Middleweight beltholder Peter Quillin could soon defend his WBO title against promotional stablemate Danny Jacobs.
Haye easing his way back to the top
David Haye appears to have abandoned his trash-talking persona going into his June 29 match with Manuel Charr in Manchester, England. The former cruiserweight champ and heavyweight titleholder seems amused by Charr's brashness.
David Haye appears in a most understanding, personable state of mind just now, arguably more so than at any time in a career that has taken him to cruiserweight and heavyweight titles.
There is none of the trademark trash-talking which littered his rise up the ladder of both divisions and left many boxing fans vehemently opposed to the Englishman’s aggressive big-mouth approach.
For it really does seem Haye (26-2, 24 knockouts) is happy to accept his present position of being among the leading heavyweight contenders, rather than still having a seat at the top table, and is relishing the battle to win it back.
That begins on June 29 when he faces Germany’s Manuel Charr (23-1, 13 KOs) at the MEN Arena, Manchester. Haye, 32, has only good words for his Beirut-born opponent, particularly the way he has chased, harassed and stalked him, relentlessly, during the last 10 months to secure the fight. It has all the hallmarks of Haye’s own lengthy pursuit of Ukrainian RING champion, Wladimir Klitschko.
The south Londoner is impressed. He recognises those up and coming in the sport need to pull out all the stops, and do whatever necessary, to put themselves in the big-fight picture.
Indeed, Charr’s perseverance, which started immediately after Hayes’s fifth-round victory over Dereck Chisora last summer and has raged on Twitter ever since, is why the former WBA titleholder is taking him so seriously and expecting a stern examination of his title credentials.
“Manuel Charr is a rough, tough customer,” Haye said to TalkSPORT radio on Wednesday. “He’s been about a bit and fought Vitali Klitschko last September when he felt pretty hard done by. He got cut in that fight and Klitschko’s own doctor stopped the fight – in Klitschko’s favour. So he feels short-changed and that a way back to the world title is through me. I feel the same about him.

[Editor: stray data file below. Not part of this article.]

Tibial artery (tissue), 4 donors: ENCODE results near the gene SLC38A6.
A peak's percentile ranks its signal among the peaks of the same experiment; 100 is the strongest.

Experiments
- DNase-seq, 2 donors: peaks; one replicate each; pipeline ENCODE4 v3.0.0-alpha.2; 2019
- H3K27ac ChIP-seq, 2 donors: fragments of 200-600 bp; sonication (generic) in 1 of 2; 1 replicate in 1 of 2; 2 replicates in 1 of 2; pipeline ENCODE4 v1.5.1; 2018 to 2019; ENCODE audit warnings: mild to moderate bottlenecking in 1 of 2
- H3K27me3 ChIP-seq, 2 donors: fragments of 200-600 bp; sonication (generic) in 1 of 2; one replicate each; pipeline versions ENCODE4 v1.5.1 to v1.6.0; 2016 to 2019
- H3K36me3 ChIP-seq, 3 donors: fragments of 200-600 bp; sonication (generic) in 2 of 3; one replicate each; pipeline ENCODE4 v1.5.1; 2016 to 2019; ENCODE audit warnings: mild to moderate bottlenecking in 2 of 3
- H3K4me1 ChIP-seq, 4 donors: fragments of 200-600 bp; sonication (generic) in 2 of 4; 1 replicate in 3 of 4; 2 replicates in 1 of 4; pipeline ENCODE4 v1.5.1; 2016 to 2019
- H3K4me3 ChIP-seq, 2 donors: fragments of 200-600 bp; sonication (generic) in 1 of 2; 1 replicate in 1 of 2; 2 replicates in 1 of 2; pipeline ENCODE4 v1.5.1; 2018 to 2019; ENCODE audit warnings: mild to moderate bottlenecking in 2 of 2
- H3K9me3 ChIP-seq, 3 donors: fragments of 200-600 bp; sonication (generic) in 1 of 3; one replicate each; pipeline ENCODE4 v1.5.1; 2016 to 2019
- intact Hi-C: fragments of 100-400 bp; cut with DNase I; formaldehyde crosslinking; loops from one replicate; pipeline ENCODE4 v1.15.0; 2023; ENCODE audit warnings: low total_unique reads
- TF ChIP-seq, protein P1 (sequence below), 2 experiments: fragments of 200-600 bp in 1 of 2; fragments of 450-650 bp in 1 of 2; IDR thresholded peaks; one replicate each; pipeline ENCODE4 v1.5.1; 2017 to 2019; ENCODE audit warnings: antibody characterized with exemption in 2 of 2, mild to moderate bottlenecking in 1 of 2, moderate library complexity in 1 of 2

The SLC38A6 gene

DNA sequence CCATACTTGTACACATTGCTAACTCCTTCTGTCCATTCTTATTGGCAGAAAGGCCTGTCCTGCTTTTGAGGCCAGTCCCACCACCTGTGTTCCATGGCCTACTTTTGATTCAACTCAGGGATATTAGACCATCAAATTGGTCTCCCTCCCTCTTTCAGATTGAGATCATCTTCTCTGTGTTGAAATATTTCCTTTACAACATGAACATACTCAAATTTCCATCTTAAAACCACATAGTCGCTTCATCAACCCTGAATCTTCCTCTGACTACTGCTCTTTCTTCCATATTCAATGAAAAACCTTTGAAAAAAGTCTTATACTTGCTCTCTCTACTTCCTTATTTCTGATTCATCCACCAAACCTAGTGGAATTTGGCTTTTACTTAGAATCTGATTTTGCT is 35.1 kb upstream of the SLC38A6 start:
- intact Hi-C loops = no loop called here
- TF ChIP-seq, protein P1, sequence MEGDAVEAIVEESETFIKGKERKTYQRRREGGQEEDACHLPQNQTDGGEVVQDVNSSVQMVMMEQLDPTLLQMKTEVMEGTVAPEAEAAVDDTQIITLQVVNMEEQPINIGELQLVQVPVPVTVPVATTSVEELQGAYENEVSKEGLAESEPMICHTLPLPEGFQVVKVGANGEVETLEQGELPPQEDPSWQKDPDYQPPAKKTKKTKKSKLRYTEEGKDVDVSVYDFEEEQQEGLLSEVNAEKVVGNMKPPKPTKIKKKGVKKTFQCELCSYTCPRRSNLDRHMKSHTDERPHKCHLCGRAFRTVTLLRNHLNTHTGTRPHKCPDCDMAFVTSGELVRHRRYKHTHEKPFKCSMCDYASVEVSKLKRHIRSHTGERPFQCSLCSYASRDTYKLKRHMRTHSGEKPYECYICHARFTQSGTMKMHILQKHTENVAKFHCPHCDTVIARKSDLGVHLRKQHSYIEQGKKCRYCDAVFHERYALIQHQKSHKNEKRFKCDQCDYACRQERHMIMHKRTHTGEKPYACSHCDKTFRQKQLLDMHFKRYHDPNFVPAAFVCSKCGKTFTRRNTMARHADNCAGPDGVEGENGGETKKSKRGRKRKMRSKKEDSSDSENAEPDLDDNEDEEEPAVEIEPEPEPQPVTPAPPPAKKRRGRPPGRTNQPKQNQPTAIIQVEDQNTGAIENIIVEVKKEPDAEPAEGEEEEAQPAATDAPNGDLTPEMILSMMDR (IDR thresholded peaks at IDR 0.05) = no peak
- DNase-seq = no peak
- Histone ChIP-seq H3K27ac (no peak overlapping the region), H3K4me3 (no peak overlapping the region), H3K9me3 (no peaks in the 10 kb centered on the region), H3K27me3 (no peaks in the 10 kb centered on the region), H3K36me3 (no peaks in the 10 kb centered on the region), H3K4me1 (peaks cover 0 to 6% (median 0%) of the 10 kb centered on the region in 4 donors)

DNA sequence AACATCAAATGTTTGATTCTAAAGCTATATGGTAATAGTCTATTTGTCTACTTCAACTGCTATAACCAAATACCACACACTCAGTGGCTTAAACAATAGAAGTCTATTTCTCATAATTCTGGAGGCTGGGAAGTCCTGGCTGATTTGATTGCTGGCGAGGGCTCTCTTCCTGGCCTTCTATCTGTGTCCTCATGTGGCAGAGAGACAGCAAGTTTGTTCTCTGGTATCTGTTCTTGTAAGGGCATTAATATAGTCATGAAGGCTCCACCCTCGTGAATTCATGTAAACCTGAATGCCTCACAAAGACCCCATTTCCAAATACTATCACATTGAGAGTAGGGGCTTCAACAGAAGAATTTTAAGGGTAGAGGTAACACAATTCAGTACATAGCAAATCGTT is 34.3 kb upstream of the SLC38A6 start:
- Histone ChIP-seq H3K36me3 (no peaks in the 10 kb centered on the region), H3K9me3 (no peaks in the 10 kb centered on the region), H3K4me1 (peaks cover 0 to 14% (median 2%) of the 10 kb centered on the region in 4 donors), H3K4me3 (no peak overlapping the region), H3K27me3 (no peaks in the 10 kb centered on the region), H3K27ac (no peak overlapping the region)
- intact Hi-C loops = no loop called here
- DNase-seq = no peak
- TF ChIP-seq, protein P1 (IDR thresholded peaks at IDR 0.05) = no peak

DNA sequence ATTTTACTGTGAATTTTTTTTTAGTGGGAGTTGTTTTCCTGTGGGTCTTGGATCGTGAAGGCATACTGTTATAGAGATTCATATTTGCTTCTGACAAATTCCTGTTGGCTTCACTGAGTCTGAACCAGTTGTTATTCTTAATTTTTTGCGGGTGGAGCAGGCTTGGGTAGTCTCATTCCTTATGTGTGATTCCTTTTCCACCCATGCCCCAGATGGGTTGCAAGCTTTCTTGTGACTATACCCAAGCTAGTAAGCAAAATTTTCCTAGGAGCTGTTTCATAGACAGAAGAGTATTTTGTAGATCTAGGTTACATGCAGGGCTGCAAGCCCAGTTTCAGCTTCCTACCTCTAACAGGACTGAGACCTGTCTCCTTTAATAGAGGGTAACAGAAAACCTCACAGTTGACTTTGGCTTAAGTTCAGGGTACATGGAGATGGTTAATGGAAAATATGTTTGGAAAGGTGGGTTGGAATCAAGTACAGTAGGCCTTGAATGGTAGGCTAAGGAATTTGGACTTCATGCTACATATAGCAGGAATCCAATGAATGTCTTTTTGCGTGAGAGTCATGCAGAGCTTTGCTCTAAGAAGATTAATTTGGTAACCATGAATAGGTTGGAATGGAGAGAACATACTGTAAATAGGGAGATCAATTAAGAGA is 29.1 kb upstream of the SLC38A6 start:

“He’s a funny guy. He’s been doing all the stuff I used to do when I was coming through. He had a T-shirt with him holding my decapitated head. He gate-crashed the press conference after I beat Chisora. He’s done all these little stunts to put his face out there and it’s worked. He’s got the fight, people are excited about it and he’s definitely coming to win.
“At the press conference he seemed really up for it. He thinks he’s going to cause an upset. You can see in some people’s eyes that, though they talk the talk, deep down they know the score. But this guy genuinely believes he can beat me.
“And he’s a strong guy, who has only been down once in 24 fights and never been knocked out before. He’s very durable.”
Talk about being respectful – and it was much the same when the subject of a possible future domestic dust-up with unbeaten Manchester contender Tyson Fury was raised. Haye claims Fury’s team has dodged one offer to fight him already and reckons they were right to do so.
“We heard in the press Tyson talking up a fight with me and thought great,” said Haye. “But when Adam Booth approached Tyson’s promoter Mick Hennessy, he had different ideas. He told us they were going down another route.
“That’s fair enough. Fury’s a young guy. He’s 23 and has a long career ahead of him. I don’t think he wants to cut that short by fighting me too early.”
Photos / Scott Heavey-Getty ImagesHa